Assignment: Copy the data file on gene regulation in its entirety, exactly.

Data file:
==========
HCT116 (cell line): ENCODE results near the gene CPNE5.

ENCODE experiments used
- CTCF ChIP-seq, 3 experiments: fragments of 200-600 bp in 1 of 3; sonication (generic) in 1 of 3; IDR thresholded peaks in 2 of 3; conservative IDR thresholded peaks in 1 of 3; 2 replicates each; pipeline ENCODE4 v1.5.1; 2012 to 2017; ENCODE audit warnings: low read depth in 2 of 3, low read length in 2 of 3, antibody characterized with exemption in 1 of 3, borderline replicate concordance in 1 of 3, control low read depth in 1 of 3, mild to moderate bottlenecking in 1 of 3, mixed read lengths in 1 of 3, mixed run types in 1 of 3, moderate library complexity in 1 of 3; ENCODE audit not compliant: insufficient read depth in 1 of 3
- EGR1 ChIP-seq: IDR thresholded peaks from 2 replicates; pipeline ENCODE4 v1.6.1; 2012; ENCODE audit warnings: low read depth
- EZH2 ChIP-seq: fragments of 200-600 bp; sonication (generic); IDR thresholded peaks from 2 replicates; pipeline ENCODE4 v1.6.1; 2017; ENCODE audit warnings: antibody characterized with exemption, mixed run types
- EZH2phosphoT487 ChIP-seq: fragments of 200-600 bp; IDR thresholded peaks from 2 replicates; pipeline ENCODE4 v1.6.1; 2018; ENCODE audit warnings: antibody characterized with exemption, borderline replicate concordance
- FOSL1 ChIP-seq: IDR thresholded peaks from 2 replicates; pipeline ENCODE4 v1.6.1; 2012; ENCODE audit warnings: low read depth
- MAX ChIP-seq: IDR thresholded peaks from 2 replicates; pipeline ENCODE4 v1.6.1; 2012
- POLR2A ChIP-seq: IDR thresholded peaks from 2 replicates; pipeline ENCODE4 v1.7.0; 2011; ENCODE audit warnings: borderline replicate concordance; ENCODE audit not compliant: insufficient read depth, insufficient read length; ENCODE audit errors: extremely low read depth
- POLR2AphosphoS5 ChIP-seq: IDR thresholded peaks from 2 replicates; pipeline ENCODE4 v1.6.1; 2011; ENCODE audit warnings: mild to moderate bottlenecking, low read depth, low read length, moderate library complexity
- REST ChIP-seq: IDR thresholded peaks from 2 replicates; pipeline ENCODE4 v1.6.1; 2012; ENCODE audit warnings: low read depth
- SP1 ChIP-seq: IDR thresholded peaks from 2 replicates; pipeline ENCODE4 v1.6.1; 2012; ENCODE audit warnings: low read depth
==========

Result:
HCT116 (cell line): ENCODE results near the gene CPNE5.

ENCODE experiments used
- CTCF ChIP-seq, 3 experiments: fragments of 200-600 bp in 1 of 3; sonication (generic) in 1 of 3; IDR thresholded peaks in 2 of 3; conservative IDR thresholded peaks in 1 of 3; 2 replicates each; pipeline ENCODE4 v1.5.1; 2012 to 2017; ENCODE audit warnings: low read depth in 2 of 3, low read length in 2 of 3, antibody characterized with exemption in 1 of 3, borderline replicate concordance in 1 of 3, control low read depth in 1 of 3, mild to moderate bottlenecking in 1 of 3, mixed read lengths in 1 of 3, mixed run types in 1 of 3, moderate library complexity in 1 of 3; ENCODE audit not compliant: insufficient read depth in 1 of 3
- EGR1 ChIP-seq: IDR thresholded peaks from 2 replicates; pipeline ENCODE4 v1.6.1; 2012; ENCODE audit warnings: low read depth
- EZH2 ChIP-seq: fragments of 200-600 bp; sonication (generic); IDR thresholded peaks from 2 replicates; pipeline ENCODE4 v1.6.1; 2017; ENCODE audit warnings: antibody characterized with exemption, mixed run types
- EZH2phosphoT487 ChIP-seq: fragments of 200-600 bp; IDR thresholded peaks from 2 replicates; pipeline ENCODE4 v1.6.1; 2018; ENCODE audit warnings: antibody characterized with exemption, borderline replicate concordance
- FOSL1 ChIP-seq: IDR thresholded peaks from 2 replicates; pipeline ENCODE4 v1.6.1; 2012; ENCODE audit warnings: low read depth
- MAX ChIP-seq: IDR thresholded peaks from 2 replicates; pipeline ENCODE4 v1.6.1; 2012
- POLR2A ChIP-seq: IDR thresholded peaks from 2 replicates; pipeline ENCODE4 v1.7.0; 2011; ENCODE audit warnings: borderline replicate concordance; ENCODE audit not compliant: insufficient read depth, insufficient read length; ENCODE audit errors: extremely low read depth
- POLR2AphosphoS5 ChIP-seq: IDR thresholded peaks from 2 replicates; pipeline ENCODE4 v1.6.1; 2011; ENCODE audit warnings: mild to moderate bottlenecking, low read depth, low read length, moderate library complexity
- REST ChIP-seq: IDR thresholded peaks from 2 replicates; pipeline ENCODE4 v1.6.1; 2012; ENCODE audit warnings: low read depth
- SP1 ChIP-seq: IDR thresholded peaks from 2 replicates; pipeline ENCODE4 v1.6.1; 2012; ENCODE audit warnings: low read depth